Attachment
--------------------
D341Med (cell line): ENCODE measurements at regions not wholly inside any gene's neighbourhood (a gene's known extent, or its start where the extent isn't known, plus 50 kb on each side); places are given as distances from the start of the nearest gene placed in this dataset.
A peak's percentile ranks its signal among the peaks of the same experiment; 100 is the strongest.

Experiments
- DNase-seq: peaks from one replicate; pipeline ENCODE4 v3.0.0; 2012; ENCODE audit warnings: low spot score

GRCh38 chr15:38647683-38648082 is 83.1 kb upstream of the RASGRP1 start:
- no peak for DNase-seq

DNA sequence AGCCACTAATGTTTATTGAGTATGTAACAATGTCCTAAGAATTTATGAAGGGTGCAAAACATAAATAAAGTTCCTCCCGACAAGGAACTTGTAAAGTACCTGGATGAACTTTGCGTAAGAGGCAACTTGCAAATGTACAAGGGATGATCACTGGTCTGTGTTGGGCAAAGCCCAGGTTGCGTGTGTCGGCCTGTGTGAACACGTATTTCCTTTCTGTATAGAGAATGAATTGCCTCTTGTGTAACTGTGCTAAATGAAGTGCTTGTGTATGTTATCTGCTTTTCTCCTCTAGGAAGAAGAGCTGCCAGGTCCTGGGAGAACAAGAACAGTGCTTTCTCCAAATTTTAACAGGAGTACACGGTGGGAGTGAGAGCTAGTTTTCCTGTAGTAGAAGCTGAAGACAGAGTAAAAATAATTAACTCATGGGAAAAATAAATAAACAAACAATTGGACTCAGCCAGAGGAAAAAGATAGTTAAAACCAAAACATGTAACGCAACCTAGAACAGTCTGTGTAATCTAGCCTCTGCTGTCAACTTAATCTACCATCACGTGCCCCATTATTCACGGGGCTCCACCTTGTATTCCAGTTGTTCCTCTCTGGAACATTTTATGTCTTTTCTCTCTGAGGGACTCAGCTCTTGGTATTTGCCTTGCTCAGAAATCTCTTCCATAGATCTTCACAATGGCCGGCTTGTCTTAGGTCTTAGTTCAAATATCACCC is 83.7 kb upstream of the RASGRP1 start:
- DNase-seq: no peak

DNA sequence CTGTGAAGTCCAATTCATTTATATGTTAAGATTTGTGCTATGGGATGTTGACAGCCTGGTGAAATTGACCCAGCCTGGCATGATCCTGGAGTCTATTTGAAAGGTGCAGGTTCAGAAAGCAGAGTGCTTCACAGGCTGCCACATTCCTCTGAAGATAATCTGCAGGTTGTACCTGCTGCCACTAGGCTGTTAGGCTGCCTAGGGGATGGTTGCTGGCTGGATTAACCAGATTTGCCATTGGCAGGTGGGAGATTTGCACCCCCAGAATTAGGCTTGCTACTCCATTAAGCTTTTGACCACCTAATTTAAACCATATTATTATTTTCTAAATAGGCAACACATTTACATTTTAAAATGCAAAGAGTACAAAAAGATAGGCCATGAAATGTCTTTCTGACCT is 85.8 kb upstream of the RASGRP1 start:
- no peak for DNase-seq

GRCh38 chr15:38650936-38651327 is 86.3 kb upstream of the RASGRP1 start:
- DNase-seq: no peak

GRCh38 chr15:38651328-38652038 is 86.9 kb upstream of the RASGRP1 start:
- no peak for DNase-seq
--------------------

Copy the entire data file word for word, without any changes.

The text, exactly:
D341Med (cell line): ENCODE measurements at regions not wholly inside any gene's neighbourhood (a gene's known extent, or its start where the extent isn't known, plus 50 kb on each side); places are given as distances from the start of the nearest gene placed in this dataset.
A peak's percentile ranks its signal among the peaks of the same experiment; 100 is the strongest.

Experiments
- DNase-seq: peaks from one replicate; pipeline ENCODE4 v3.0.0; 2012; ENCODE audit warnings: low spot score

GRCh38 chr15:38647683-38648082 is 83.1 kb upstream of the RASGRP1 start:
- no peak for DNase-seq

DNA sequence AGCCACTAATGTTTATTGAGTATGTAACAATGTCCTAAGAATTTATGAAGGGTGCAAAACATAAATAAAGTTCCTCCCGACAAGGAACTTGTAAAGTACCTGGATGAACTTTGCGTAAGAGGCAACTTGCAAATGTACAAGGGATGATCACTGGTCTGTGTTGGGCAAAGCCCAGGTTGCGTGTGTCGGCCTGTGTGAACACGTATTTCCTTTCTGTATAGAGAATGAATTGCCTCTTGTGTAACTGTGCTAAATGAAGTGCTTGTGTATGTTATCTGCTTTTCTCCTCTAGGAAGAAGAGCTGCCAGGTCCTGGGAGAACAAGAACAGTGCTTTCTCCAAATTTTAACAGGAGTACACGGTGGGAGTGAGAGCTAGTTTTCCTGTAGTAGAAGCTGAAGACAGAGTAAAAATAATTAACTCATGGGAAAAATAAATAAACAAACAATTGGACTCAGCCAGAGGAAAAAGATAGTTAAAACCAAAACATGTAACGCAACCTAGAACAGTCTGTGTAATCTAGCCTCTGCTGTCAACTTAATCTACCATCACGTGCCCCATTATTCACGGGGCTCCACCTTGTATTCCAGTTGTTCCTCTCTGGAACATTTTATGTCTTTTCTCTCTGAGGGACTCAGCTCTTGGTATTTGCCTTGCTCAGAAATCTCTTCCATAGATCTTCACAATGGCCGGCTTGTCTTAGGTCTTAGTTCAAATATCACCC is 83.7 kb upstream of the RASGRP1 start:
- DNase-seq: no peak

DNA sequence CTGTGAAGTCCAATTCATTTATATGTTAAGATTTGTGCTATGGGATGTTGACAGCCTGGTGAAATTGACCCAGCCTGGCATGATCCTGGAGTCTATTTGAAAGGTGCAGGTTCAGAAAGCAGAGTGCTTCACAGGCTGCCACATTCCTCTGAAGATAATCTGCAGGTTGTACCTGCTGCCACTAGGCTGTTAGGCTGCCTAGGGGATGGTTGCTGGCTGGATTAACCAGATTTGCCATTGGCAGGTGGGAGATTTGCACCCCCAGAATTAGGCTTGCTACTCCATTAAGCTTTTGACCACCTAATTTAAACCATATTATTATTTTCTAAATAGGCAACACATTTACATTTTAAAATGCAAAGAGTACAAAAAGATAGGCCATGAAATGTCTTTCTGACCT is 85.8 kb upstream of the RASGRP1 start:
- no peak for DNase-seq

GRCh38 chr15:38650936-38651327 is 86.3 kb upstream of the RASGRP1 start:
- DNase-seq: no peak

GRCh38 chr15:38651328-38652038 is 86.9 kb upstream of the RASGRP1 start:
- no peak for DNase-seq